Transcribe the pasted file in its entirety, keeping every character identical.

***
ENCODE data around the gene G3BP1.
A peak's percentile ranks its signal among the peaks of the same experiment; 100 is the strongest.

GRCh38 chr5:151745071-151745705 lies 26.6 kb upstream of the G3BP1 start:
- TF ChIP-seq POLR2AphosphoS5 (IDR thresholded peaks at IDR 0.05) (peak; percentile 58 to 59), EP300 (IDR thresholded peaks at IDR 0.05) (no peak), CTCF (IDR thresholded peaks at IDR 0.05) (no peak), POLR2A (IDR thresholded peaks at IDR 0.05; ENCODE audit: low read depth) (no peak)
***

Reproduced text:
ENCODE data around the gene G3BP1.
A peak's percentile ranks its signal among the peaks of the same experiment; 100 is the strongest.

GRCh38 chr5:151745071-151745705 lies 26.6 kb upstream of the G3BP1 start:
- TF ChIP-seq POLR2AphosphoS5 (IDR thresholded peaks at IDR 0.05) (peak; percentile 58 to 59), EP300 (IDR thresholded peaks at IDR 0.05) (no peak), CTCF (IDR thresholded peaks at IDR 0.05) (no peak), POLR2A (IDR thresholded peaks at IDR 0.05; ENCODE audit: low read depth) (no peak)